University of Toronto (Canada) U of T researcher uses VR to improve mental health of urban refugees, displaced youth
Carmen Logie put on a virtual reality headset for the first time three years ago. She watched a short film about a Liberian woman’s experience in the Ebola epidemic.
“It was a life-changing moment,” says Logie, an associate professor in the University of Toronto’s Factor-Inwentash Faculty of Social Work. “I felt like I was there with her. It was such a powerful way to develop empathy.
“I immediately started thinking about how I could use this amazing technology in my work on health equity.”
So, Logie began investigating VR health-care applications and quickly discovered a body of evidence – from high-income countries – demonstrating its mental health-care benefits, specifically in improving mood, reducing stress and teaching self-care.
“But there was no evidence on how it could help in low-income countries or humanitarian contexts,” Logie says.
Three years later, Logie is launching a study of a VR intervention focused on mental health in urban refugees and displaced youth. Working closely with youth and local community partners in Uganda, which hosts the third-largest number of refugees in the world, her team will develop a VR experience aimed at improving mental health literacy, reducing mental health stigma and decreasing symptoms of depression.
Logie’s previous research found alarmingly high rates of depression among refugee and displaced young people living in five informal settlements – commonly called slums – in Kampala, Uganda’s capital. Nearly three-quarters of young women and about half of young men aged 16 to 24 reported depression symptoms.
“Now that we’ve measured this urgent problem, we’re focused on designing and measuring solutions,” says Logie, who is Canada Research Chair in Global Health Equity and Social Justice with Marginalized Populations.
In addition to VR, the study will evaluate other mental health interventions delivered via text messages and web-based applications – both alone and in combination with VR. These will include psychological first aid, a World Health Organization approach that trains laypeople to provide practical support and care.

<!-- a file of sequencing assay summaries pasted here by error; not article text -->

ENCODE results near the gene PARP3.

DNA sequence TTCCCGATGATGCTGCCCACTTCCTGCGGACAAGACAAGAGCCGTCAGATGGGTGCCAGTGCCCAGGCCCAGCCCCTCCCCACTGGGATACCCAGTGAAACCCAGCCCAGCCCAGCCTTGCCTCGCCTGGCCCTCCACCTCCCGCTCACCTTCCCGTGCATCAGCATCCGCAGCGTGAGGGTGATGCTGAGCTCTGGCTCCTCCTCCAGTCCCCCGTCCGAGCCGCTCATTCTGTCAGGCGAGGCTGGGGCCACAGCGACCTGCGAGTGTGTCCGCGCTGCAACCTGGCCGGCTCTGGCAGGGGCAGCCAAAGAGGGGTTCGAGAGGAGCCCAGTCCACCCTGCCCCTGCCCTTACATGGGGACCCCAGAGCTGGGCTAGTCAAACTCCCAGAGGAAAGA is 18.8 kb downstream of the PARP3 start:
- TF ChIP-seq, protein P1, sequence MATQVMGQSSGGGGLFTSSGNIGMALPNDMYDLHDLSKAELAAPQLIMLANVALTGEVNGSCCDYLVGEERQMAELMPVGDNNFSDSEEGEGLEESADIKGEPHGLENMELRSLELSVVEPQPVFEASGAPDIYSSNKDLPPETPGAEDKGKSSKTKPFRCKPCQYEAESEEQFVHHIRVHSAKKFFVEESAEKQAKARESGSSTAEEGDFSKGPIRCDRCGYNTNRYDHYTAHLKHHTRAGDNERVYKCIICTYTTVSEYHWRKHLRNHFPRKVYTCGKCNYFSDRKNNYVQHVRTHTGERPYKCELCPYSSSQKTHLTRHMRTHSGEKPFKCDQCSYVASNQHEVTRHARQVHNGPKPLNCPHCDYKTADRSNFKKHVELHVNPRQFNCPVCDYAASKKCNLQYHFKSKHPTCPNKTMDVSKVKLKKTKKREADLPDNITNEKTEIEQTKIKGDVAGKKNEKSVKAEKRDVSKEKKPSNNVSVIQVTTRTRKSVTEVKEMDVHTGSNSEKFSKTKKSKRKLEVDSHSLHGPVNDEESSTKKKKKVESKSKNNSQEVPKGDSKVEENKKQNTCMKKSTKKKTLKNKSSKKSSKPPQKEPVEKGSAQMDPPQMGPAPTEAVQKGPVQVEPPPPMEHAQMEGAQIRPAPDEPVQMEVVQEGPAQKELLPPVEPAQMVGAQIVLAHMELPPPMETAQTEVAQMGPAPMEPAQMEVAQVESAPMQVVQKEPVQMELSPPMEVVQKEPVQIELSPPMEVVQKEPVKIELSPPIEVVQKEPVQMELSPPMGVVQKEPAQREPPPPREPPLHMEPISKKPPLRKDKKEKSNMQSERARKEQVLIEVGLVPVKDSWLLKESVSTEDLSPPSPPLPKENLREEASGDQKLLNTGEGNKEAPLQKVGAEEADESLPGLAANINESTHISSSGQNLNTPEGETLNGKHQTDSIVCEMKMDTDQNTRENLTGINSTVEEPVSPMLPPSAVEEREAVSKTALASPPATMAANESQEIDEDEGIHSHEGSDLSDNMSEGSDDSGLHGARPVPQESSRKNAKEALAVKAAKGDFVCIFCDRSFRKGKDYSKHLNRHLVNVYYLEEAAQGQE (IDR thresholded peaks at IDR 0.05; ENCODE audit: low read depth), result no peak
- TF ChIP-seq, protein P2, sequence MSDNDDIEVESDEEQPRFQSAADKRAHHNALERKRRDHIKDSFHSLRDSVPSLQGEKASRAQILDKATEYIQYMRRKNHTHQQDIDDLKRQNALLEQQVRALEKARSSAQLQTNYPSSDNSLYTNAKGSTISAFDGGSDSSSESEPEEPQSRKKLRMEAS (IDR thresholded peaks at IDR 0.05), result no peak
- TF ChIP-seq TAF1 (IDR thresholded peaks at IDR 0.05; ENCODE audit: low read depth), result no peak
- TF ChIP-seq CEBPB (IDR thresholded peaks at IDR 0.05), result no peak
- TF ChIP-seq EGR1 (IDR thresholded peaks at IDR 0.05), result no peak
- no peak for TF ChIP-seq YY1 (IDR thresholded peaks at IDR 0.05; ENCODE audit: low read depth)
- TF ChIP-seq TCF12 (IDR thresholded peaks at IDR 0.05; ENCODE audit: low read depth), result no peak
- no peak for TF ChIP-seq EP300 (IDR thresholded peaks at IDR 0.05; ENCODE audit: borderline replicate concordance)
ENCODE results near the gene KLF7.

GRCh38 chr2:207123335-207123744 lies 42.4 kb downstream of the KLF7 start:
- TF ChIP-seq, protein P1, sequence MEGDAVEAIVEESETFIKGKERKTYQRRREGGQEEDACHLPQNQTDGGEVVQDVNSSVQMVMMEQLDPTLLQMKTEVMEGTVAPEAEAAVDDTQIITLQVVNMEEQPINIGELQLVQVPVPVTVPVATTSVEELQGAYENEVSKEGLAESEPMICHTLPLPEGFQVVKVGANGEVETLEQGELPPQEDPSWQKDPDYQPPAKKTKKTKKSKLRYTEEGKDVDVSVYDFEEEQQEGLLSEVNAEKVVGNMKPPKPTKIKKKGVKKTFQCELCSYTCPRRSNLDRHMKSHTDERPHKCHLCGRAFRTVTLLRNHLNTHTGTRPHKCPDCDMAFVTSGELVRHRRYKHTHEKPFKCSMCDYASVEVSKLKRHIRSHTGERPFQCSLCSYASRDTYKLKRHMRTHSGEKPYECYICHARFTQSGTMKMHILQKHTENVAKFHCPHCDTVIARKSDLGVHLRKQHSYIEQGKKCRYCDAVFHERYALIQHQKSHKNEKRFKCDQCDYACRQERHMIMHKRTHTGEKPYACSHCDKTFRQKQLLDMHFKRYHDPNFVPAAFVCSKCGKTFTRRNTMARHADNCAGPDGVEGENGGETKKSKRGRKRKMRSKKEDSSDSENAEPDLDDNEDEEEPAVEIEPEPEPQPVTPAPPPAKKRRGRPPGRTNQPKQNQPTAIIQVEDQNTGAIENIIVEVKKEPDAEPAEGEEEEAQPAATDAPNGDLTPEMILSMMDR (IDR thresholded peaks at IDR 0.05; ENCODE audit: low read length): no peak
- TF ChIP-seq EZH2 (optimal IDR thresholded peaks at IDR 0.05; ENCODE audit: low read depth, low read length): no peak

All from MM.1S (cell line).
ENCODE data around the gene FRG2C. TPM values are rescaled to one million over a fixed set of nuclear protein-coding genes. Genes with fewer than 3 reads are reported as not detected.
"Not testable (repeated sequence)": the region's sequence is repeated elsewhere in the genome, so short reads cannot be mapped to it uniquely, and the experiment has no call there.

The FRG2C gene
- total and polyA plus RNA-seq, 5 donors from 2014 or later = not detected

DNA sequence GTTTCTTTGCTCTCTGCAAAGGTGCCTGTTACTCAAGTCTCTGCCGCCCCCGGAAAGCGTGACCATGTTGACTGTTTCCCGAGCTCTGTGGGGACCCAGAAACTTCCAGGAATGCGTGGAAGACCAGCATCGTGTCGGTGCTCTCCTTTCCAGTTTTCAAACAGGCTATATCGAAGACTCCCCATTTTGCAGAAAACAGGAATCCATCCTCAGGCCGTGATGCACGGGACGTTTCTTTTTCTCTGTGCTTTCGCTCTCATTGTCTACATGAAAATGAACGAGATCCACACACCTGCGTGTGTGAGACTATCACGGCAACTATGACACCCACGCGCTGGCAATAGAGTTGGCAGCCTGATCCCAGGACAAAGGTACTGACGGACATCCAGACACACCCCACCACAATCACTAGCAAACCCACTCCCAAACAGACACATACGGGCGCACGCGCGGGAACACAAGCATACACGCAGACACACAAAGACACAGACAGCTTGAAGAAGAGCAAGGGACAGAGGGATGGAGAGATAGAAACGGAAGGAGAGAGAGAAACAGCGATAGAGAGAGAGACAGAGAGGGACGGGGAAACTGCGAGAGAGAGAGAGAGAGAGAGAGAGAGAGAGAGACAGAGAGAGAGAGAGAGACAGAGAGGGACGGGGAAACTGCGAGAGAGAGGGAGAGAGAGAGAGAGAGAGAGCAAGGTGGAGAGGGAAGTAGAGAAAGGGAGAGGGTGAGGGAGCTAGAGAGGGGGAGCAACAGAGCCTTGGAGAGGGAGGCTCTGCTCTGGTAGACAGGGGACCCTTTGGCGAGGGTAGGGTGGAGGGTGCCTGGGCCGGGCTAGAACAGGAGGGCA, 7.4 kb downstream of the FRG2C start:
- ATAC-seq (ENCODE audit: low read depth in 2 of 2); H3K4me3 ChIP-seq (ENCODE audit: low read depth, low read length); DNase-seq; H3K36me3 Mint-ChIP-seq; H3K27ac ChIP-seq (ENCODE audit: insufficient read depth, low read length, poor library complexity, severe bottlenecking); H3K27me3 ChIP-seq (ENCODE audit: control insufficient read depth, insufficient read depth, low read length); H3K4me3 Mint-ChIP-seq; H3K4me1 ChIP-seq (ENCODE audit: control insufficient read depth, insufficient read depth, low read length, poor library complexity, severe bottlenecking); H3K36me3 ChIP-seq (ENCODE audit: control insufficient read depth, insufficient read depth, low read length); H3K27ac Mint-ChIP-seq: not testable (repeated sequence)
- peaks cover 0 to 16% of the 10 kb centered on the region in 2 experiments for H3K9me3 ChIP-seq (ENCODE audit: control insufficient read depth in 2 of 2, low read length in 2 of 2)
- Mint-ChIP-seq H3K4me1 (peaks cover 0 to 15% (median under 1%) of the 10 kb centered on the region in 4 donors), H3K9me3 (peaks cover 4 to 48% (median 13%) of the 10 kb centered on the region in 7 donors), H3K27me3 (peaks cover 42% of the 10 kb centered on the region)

The VR content employed will be based on interviews with youth and community partners to understand the key factors that influence mental wellbeing, as well as strategies they find effective in managing stress. The plan is to co-develop a 30-minute VR session – half of which will be devoted to a youth describing what it’s like to live with mental health challenges.
“They might be walking through their community talking about their depression and how they’ve felt stigmatized,” says Logie. “Then maybe they’ll demonstrate some of the self-help approaches they’ve learned and how they access formal mental health support.”
Those watching the session through VR, meanwhile, will be immersed in the storyteller’s 3D environment.
The second half of the session will be interactive, allowing users to choose an avatar and practise coping strategies in virtual settings. Naimul Khan, director of the Ryerson University Multimedia Research Lab and an expert on designing user-centred VR systems, is leading the VR design, development and implementation.
Mental health concerns disproportionately affect refugees and internally displaced individuals. And, despite the fact that 40 per cent of the more than 80 million displaced people globally are under 18 years old, Logie says most studies on mental health interventions have focused on either young children or adults.
“There’s a knowledge gap around what works with adolescent refugees that we want to help fill,” she says. “We also know very little about mental wellbeing among refugee youth living in urban areas, rather than formal refugee settlements, or camps.”
Urban refugees tend to be overlooked because they’re more dispersed, adds Logie, even they confront unique pressures beyond the trauma of war and losing their homes. Unlike refugees in camps, where some food, sanitation and shelter is provided, urban refugees rarely have adequate access to the essentials.
Logie says it took some persistence to bring her VR idea to fruition. She initially acquired a headset and brought it to Uganda so her research collaborators could try it out. “They had the same reaction as me: we’ve got to find a way to use it,” she says. But securing funding for a novel investigation of a relatively leading-edge technology wasn’t easy. “I was getting the message from grant application reviewers that VR was more suited to high-income countries,” Logie says.
Logie acknowledges that it’s vital to adapt technology requirements to suit low-income contexts, but says the cost of VR headsets – which can be sanitized and shared by community agencies – continues to fall. “Why shouldn’t somebody in a refugee camp or slum access a digital tool that someone in Toronto is using to boost their mental health?”
Grand Challenges Canada, an agency funded by the Canadian government and other partners, awarded the study $250,000 through their Global Mental Health Program – the third project of Logie’s it has funded.
Logie says the research is ready to launch. The interview process will begin later this summer, VR development will take place through the fall and the VR intervention will be implemented and evaluated in Kampala starting in the new year.